Genetic variation and phenotypic plasticity: causes of morphological variation in Eurasian perch2006Inngår i: Evolutionary Ecology Research, ISSN 1522-0613, E-ISSN 1937-3791, Vol. 8, nr 1, s. 37-49Artikkel i tidsskrift (Fagfellevurdert)
    Abstract [en]

    Question: What is the importance of genetic variation and phenotypic plasticity in formingthe morphological difference between littoral and pelagic perch?

    Organism: Juveniles of Eurasian perch (Perca fluviatilis L.).

    Site: Enclosures (2 × 2 m) in a pond, Röbäcksdalen, Umeå, Sweden.

    Methods: Adults from the littoral and pelagic habitats were bred separately andtheir offspring were raised in enclosures with either open water or vegetation in an artificialpond.

    Results: Offspring from littoral parents had a higher proportion of littoral prey types in theirdiet than pelagic offspring even though there were no differences in prey community betweentreatments. Littoral offspring had a deeper body than pelagic offspring raised in the sameenvironment. However, most of the phenotypic variation in this experiment was explained byphenotypic plasticity: offspring from both parental types raised in open water displayedpelagic-type characteristics, whereas offspring raised in vegetation displayed littoral-typecharacteristics.

    Conclusion: Previous long-term studies on perch show that they experience a fluctuatingenvironment due to population dynamics. The plasticity in perch could therefore be importantas fluctuating environments favour plasticity.

  • 58.
    Svanbäck, Richard
    et al.
    Uppsala universitet, Teknisk-naturvetenskapliga vetenskapsområdet, Biologiska sektionen, Institutionen för ekologi och evolution, Limnologi.
    Eklöv, Peter
    Uppsala universitet, Teknisk-naturvetenskapliga vetenskapsområdet, Biologiska sektionen, Institutionen för ekologi och evolution, Limnologi.
    Morphology dependent foraging efficiency in perch: a trade-off for ecological specialization?2003Inngår i: Oikos, ISSN 0030-1299, E-ISSN 1600-0706, Vol. 102, nr 2, s. 273-284Artikkel i tidsskrift (Fagfellevurdert)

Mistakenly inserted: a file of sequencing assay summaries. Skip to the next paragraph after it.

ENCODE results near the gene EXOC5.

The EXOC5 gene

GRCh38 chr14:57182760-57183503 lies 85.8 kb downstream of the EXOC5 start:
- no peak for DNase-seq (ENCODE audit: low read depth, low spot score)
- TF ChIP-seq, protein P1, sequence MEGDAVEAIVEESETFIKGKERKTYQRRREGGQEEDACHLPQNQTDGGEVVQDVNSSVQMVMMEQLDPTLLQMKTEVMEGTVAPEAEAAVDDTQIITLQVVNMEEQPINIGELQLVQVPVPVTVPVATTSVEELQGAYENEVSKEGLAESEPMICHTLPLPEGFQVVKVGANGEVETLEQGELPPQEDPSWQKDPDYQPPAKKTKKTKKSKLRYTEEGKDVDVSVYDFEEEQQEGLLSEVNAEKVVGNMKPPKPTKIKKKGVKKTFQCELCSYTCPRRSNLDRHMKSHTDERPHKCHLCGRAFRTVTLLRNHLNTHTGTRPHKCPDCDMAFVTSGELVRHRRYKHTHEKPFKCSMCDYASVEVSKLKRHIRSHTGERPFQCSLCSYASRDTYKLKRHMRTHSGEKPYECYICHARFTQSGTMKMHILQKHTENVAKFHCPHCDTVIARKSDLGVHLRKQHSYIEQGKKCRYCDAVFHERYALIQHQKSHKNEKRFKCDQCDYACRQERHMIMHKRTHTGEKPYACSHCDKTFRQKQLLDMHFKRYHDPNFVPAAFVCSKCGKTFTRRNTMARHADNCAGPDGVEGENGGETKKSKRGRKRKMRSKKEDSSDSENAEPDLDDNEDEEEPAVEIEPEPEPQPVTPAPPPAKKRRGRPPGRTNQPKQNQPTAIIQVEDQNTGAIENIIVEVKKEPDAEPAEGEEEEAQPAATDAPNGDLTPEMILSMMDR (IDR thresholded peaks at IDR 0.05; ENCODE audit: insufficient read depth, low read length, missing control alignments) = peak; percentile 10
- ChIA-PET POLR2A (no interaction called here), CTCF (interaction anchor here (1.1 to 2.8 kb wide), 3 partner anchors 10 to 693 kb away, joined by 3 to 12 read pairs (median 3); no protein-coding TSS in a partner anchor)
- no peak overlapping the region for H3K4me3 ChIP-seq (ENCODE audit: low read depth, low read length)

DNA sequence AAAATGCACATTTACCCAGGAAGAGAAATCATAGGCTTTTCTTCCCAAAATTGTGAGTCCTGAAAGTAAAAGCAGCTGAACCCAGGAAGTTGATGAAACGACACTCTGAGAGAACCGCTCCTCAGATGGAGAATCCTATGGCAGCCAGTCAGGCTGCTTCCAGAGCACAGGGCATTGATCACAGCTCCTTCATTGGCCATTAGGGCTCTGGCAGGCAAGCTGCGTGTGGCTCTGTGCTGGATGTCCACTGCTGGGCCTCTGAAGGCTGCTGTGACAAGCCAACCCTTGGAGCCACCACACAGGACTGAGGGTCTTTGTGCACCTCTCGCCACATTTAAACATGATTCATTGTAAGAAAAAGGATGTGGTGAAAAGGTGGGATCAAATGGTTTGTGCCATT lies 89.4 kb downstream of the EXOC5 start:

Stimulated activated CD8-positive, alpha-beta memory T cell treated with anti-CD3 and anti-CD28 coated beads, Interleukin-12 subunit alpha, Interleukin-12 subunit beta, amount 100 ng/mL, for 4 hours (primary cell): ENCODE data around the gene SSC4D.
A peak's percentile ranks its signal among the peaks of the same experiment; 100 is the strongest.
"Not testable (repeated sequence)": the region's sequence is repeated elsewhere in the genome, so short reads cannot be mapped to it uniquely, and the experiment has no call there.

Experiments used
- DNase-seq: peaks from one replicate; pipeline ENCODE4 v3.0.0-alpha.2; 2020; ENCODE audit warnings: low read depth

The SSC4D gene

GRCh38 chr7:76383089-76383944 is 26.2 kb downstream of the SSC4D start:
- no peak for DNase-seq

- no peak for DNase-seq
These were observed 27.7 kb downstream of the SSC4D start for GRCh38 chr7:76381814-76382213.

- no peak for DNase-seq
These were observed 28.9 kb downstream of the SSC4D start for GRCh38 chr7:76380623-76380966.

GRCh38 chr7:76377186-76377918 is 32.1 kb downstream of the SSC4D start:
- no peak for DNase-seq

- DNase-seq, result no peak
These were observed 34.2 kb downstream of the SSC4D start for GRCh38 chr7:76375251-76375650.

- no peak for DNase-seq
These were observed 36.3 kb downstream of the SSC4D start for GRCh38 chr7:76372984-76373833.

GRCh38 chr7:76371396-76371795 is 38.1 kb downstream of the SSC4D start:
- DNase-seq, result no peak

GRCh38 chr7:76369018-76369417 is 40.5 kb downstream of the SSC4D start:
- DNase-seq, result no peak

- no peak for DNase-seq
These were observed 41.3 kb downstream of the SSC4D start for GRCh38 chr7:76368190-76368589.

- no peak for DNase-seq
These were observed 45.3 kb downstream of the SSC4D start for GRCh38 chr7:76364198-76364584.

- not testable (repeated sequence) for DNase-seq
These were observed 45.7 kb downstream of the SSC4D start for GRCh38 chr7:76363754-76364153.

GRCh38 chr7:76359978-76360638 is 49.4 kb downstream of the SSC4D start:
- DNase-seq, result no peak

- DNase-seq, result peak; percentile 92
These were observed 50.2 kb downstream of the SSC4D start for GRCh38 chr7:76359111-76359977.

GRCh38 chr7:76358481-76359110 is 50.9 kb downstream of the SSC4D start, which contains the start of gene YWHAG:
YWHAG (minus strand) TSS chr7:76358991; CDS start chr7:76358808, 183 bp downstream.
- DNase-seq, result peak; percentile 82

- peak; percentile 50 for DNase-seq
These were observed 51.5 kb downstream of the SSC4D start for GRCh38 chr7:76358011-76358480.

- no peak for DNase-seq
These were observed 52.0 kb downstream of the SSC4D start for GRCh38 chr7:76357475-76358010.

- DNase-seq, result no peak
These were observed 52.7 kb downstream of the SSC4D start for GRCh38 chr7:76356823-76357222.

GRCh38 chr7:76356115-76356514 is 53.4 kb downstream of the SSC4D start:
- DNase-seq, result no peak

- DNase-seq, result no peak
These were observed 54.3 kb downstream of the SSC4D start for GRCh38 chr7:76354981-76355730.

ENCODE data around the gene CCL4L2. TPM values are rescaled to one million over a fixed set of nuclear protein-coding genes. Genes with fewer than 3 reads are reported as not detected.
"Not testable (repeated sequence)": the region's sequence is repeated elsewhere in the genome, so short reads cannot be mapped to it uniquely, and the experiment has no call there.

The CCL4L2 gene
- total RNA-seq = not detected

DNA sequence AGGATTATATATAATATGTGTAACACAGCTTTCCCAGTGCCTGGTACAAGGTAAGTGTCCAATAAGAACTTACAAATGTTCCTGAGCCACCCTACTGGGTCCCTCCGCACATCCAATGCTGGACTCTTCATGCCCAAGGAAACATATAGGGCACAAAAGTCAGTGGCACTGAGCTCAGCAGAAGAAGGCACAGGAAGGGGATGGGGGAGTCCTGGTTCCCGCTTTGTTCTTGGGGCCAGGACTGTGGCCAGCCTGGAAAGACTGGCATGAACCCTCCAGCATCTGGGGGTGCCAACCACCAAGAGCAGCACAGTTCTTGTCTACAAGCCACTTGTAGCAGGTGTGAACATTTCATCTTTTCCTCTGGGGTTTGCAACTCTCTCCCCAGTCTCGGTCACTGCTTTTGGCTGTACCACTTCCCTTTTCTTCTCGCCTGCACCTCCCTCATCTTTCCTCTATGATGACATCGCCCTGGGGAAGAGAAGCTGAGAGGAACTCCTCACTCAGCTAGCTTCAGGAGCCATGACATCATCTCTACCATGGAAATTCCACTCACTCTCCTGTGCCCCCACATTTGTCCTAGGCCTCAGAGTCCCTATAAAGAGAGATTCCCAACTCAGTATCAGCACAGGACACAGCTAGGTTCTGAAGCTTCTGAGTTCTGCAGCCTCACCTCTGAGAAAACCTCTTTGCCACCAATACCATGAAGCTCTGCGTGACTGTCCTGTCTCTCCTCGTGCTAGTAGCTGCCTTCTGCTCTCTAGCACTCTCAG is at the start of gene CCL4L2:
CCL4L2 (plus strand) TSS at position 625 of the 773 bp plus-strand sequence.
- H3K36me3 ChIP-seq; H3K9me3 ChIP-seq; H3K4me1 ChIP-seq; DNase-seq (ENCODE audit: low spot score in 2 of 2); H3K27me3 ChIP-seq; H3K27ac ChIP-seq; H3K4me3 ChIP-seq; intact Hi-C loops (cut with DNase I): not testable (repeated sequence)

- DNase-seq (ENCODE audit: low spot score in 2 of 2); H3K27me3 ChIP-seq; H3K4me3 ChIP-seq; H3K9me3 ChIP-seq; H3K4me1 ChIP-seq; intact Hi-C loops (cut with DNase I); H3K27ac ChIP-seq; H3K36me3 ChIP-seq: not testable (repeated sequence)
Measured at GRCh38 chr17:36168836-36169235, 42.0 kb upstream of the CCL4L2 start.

Abstract [en]

    Trade-offs in foraging efficiency leading to divergent natural selection between and within populations exploiting different resources are thought to be a primary cause of trophic polymorphism. In this study we focused on the trade-offs in foraging efficiency and growth in a polymorphic perch population. Specifically, we related habitat-specific growth and diet of perch to perch morphology. In a subsequent laboratory study we experimentally tested the trade-off by testing the efficiency of perch with different morphology feeding on pelagic (Daphnia sp., Chaoborus sp.) and littoral (mayfly larvae) food resources. The feeding performance was tested in different physical environments to see if we could predict growth patterns in the field based on foraging rate and behavior of perch.

    In the field study, we found that the perch from the littoral and the pelagic zones differed in both morphology and diet. Within the littoral zone the deeper-bodied individuals grew faster compared to the more streamlined individuals, whereas the opposite pattern was found in the pelagic zone. In the aquarium experiments, perch from the littoral zone had higher capture rates on the pelagic prey types in vegetation trials and on mayfly larvae in both open water and vegetation trials. The pelagic perch had higher capture rates on the pelagic prey types in open water trials. The littoral perch had lower search velocity than the pelagic perch in open water trials whereas the opposite pattern was found in vegetation trials. The attack velocity of the pelagic perch was also higher than that of the littoral perch independent of vegetation structure. Our results suggest that there is a functional trade-off between performance in alternate habitats and general body form in perch. Such trade-offs may promote divergent natural selection and could be the mechanism that give rise to and upholds the pattern in the field.

  • 59.
    Svanbäck, Richard
    et al.
    Uppsala universitet, Teknisk-naturvetenskapliga vetenskapsområdet, Biologiska sektionen, Institutionen för ekologi och evolution, Limnologi.
    Eklöv, Peter
    Uppsala universitet, Teknisk-naturvetenskapliga vetenskapsområdet, Biologiska sektionen, Institutionen för ekologi och evolution, Limnologi.
    Morphology in perch affects habitat specific feeding efficiency2004Inngår i: Functional Ecology, ISSN 0269-8463, E-ISSN 1365-2435, Vol. 18, nr 4, s. 503-510Artikkel i tidsskrift (Fagfellevurdert)
    Abstract [en]